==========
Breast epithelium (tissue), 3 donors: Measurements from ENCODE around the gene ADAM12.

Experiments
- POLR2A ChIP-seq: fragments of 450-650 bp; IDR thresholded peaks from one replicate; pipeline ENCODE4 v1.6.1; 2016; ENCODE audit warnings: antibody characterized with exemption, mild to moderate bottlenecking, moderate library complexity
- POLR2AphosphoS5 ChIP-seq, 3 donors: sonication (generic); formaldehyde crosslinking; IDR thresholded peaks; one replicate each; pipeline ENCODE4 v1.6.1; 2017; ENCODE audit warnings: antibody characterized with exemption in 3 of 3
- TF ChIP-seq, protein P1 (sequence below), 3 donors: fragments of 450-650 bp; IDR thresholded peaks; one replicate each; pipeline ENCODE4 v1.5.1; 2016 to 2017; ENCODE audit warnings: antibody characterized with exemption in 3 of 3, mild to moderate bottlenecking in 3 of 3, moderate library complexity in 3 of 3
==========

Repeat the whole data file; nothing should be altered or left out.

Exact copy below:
Breast epithelium (tissue), 3 donors: Measurements from ENCODE around the gene ADAM12.

Experiments
- POLR2A ChIP-seq: fragments of 450-650 bp; IDR thresholded peaks from one replicate; pipeline ENCODE4 v1.6.1; 2016; ENCODE audit warnings: antibody characterized with exemption, mild to moderate bottlenecking, moderate library complexity
- POLR2AphosphoS5 ChIP-seq, 3 donors: sonication (generic); formaldehyde crosslinking; IDR thresholded peaks; one replicate each; pipeline ENCODE4 v1.6.1; 2017; ENCODE audit warnings: antibody characterized with exemption in 3 of 3
- TF ChIP-seq, protein P1 (sequence below), 3 donors: fragments of 450-650 bp; IDR thresholded peaks; one replicate each; pipeline ENCODE4 v1.5.1; 2016 to 2017; ENCODE audit warnings: antibody characterized with exemption in 3 of 3, mild to moderate bottlenecking in 3 of 3, moderate library complexity in 3 of 3